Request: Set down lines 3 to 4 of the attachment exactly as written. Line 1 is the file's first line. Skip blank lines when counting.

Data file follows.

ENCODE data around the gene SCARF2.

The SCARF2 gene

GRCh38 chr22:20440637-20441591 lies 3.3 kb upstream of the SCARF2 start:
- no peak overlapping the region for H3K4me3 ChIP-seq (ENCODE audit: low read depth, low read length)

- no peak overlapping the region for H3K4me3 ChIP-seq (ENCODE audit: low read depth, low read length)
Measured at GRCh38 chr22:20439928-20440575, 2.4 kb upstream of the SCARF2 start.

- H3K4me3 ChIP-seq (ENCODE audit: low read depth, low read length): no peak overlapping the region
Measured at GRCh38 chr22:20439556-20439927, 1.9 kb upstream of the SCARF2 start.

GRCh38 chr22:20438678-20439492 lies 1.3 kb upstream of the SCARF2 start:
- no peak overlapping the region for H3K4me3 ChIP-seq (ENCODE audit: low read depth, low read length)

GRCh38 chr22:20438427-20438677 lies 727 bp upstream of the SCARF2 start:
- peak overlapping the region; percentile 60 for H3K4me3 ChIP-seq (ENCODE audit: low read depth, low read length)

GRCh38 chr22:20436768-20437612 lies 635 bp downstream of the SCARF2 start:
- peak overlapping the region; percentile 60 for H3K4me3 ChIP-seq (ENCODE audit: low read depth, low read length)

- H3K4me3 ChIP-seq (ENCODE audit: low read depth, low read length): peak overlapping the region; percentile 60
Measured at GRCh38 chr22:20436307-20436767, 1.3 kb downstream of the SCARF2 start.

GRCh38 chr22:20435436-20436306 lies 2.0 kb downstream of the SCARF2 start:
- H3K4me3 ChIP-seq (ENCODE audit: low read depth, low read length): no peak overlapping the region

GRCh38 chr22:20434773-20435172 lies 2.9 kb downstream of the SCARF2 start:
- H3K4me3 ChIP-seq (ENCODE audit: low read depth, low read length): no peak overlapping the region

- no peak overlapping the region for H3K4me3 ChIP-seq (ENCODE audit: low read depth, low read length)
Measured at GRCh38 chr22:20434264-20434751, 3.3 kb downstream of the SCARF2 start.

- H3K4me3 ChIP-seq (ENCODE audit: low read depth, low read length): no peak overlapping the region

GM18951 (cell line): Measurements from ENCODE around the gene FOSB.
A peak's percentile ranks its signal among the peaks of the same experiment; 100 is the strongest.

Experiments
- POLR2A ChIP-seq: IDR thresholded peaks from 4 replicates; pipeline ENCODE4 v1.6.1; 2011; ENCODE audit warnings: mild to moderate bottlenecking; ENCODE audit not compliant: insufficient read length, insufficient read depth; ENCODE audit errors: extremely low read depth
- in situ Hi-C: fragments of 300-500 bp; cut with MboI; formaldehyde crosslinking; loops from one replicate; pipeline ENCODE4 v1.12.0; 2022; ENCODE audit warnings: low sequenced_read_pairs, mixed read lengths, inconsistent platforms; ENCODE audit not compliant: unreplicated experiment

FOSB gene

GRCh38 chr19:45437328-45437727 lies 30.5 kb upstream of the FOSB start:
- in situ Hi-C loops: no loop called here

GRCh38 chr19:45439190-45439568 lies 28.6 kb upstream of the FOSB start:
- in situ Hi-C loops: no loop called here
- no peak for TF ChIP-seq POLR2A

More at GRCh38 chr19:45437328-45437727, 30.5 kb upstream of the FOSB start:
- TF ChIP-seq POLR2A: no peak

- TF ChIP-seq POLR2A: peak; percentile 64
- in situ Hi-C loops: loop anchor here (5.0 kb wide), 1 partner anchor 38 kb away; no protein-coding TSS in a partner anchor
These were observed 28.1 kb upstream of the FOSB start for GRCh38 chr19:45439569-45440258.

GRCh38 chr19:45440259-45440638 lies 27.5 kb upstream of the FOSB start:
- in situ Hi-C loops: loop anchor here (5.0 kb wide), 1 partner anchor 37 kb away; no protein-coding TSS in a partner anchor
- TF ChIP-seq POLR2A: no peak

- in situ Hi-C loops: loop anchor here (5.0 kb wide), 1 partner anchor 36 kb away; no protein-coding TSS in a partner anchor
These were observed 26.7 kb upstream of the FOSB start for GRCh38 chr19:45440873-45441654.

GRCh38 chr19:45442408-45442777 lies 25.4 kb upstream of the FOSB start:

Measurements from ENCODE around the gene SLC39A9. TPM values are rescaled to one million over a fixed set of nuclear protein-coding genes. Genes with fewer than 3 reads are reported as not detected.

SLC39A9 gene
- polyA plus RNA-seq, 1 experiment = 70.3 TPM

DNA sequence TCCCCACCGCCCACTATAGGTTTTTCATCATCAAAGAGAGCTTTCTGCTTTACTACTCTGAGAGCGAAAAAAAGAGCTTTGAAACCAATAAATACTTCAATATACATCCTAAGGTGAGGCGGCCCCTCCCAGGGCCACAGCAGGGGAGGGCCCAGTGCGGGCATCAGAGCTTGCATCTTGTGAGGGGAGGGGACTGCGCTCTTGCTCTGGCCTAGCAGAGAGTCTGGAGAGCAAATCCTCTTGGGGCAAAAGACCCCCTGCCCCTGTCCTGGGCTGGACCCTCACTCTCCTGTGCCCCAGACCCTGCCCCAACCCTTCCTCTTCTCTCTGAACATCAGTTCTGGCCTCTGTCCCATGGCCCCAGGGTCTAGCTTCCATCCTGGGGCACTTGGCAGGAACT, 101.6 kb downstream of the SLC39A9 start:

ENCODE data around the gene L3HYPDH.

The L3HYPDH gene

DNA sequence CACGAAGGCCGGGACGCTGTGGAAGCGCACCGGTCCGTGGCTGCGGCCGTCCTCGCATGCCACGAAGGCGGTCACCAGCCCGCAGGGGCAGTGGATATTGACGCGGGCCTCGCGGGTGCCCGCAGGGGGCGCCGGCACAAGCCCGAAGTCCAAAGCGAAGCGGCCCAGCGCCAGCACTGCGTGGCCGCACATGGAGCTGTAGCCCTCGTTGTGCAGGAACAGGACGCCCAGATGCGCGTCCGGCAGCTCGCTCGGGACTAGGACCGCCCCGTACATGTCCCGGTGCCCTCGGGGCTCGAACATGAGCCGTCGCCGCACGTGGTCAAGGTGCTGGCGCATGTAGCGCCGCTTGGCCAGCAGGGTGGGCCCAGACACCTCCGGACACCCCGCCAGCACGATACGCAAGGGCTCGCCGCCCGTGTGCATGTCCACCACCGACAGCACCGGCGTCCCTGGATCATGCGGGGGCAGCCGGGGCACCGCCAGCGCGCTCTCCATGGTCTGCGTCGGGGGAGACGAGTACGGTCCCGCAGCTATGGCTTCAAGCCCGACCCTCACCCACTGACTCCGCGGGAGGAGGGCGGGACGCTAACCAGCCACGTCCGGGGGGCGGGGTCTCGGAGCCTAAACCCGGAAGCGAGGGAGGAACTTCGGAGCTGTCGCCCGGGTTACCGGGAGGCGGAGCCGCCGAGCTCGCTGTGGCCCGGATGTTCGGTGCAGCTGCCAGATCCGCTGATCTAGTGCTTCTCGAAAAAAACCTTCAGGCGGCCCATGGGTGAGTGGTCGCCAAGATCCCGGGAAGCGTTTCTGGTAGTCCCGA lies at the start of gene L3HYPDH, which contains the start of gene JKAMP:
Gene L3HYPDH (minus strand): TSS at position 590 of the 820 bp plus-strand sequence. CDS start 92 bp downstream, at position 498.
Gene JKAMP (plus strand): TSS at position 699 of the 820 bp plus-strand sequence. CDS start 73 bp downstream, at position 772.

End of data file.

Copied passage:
GRCh38 chr22:20440637-20441591 lies 3.3 kb upstream of the SCARF2 start:
- no peak overlapping the region for H3K4me3 ChIP-seq (ENCODE audit: low read depth, low read length)